Passion, controversy and rain at America Cup fly fishing tournament |

Passion, controversy and rain at America Cup fly fishing tournament

Team Naranja's Yann Caleri from France, right, ties a different fly to his line during day 3 of the America Cup fly fishing tournament at the Black Lake on Vail Pass. The recent rain, which washed out much of the Colorado River, meant decision to move one of the competition locations from the Colorado River to Black Lake.
Dominique Taylor | |

EAGLE COUNTY — Under rainy skies, the America Cup wrapped up one of the most challenging years in the young tournament’s history Sunday.

But despite a venue change, diminished volunteer presence and a scoring controversy, competitors described the Eagle County-based fly-fishing tournament as a rain-soaked paradise.

“I had an incredible time up here, loved every minute of it,” said Jaime Sullivan of, Atlanta, who came into town to compete in the sixth-annual event. “This, for me, is paradise.”

Sullivan said he got in early and spent a warm-up day at practice fishing in the brown waters of the Colorado River, a day he enjoyed but gleaned no actual tournament advantage from.

“Just before the event, we called off the Colorado (River) and switched to Black Lakes,” said tournament organizer John Knight. “It was just too muddy from all the rain.”

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The great equalizer

Competitor Brandon Withrow said Black Lakes, near Vail Pass, ended up being the great equalizer.

“There were 70 competitors, and I think only 15 or 16 actual fish were caught … We were fishing from the bank, which definitely changed things.”

With 14 “beats,” or territory areas for anglers along the Black Lakes banks, “Your fish had to swim right through your beat to catch him,” Withrow said.

Anglers fished three different beats for one hour per beat at the Black Lakes venue.

Withrow said in addition to the Black Lakes curveball, the other big challenge for him was simple exhaustion. Three-day tournaments such as the America Cup aren’t as common in the sport — competitors fished two sessions on Friday and Saturday and one session on Sunday. A session lasts three hours.

“I was in bed every night at 8 p.m.,” Withrow said.

Quality presence

For judges at the event, getting to bed early wasn’t an option.

Judge Adam Papuga drove in from Grand Lake, arriving at noon on Thursday, and basically worked straight through to Sunday.

“You’re up until 1 a.m. putting scores out and handing issues,” he said. “And then we’re back out a 5 a.m. the next day.”

Papuga said the volunteer presence was severely affected by the flooding on the Front Range.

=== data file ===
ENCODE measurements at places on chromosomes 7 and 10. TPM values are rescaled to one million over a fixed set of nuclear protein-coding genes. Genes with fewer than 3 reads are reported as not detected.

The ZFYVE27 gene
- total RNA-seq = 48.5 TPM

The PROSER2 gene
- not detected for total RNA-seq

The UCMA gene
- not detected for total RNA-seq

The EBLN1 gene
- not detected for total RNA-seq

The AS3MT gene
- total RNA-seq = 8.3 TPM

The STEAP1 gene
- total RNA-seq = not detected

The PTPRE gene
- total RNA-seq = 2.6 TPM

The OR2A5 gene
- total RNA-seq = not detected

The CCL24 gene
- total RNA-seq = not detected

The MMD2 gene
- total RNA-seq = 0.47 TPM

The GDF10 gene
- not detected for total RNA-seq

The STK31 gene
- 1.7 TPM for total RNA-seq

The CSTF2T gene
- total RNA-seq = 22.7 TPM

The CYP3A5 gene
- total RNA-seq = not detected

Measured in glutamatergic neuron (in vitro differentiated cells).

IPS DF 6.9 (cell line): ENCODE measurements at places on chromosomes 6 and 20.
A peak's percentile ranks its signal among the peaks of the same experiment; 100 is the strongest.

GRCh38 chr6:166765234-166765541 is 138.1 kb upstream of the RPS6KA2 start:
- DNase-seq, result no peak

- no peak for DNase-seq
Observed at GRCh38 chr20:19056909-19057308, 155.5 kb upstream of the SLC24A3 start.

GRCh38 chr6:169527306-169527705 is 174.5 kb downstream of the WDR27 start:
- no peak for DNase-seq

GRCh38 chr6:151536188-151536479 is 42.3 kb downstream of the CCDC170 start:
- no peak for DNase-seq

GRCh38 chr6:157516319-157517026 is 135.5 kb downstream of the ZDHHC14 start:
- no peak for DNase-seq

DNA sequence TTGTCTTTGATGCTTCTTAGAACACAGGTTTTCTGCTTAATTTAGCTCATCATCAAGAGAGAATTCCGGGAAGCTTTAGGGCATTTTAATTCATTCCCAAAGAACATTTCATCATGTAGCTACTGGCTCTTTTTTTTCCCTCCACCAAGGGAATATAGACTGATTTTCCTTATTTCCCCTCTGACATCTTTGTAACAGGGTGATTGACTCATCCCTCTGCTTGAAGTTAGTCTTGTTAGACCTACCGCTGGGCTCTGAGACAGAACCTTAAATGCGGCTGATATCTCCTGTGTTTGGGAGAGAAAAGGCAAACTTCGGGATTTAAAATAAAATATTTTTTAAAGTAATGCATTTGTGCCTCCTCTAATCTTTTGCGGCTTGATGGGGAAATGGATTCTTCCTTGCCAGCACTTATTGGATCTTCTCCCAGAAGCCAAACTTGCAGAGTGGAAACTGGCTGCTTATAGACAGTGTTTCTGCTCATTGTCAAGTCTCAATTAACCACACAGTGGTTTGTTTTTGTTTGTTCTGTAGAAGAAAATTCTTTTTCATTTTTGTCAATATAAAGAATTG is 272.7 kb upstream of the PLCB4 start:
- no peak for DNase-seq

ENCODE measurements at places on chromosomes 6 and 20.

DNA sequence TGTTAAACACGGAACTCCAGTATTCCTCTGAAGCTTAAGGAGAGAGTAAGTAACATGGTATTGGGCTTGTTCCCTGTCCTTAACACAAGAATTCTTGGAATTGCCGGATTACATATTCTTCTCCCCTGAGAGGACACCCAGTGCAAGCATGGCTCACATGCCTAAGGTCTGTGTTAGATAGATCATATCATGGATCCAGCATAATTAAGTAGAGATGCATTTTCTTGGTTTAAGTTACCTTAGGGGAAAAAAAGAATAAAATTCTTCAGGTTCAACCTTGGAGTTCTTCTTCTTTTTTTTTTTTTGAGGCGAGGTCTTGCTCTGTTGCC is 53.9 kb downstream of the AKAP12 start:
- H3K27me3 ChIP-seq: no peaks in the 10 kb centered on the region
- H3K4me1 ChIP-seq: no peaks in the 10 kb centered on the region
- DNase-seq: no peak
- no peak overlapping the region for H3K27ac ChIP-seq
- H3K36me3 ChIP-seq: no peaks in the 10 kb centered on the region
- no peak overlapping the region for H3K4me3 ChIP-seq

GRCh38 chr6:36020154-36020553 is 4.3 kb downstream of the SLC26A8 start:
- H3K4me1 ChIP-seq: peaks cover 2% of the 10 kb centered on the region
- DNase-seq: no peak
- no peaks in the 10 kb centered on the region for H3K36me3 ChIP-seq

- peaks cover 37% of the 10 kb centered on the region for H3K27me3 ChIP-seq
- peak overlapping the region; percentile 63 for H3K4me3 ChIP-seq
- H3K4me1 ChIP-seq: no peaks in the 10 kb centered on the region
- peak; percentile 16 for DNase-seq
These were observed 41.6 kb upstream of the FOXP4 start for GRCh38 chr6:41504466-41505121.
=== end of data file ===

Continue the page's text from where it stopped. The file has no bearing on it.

“We didn’t see the turnout because of the flooding,” he said. “But everyone was still able to pull it off, they did a great job.”

Always impressed with the America Cup, popular outdoorsman and television personality Tred Barta said he was glad to be a part of another great week of competitive fly-fishing in the Vail Valley.

“And I won my division,” he said. “It’s the over 60, gray hair, profuse grey chest hair, paralyzed from the chest down, colostomy and urine bag carrying, lung cancer division. You have to use a bamboo fly rod, 2-pound test line and dry fly only.”

Passion and controversy

With an international field and former world champions like Frenchman Yann Caleri on hand, the competition was the toughest you’ll see at a tournament in the U.S., said Fly Fishing Team USA member Pat Weiss, of State College, Penn.

“It’s definitely the highest-level competition that happens during the year,” Weiss said. “There’s more people here than at nationals, and you’ve got an international field here with former world champions.”

Nationals are Oct. 4-6 and are nearby this year, just down the road from Eagle County in Basalt.

“This event was a great tune up for October,” said Jaime Sullivan, who will also compete at nationals. “Now I know what I need to work on a little in this geography.”

At press time, Weiss was seated third overall, with Caleri second and Team USA member Devin Olsen in first, however a controversial rules dispute still had scores far from solidified.

At Sunday’s Lake Dillon venue, Caleri and Olsen were among several anglers who didn’t reach shore within the allotted time frame. Knight said the error was a mistake on the part of the “controller,” an official in the boat with the competitors, and not the anglers.

“He had the wrong time in his head, didn’t write it down and misinformed the competitor,” Knight said. “Maybe it’s because Lake Dillon is a new venue, there’s three days of fatigue, maybe he couldn’t hear the horn (indicating time remaining), but we’re learning all these things. It’s a tricky situation, but it says great things about the tournament to see everyone so impassioned.”

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Staff Writer John LaConte can be reached at 970-748-2988 or

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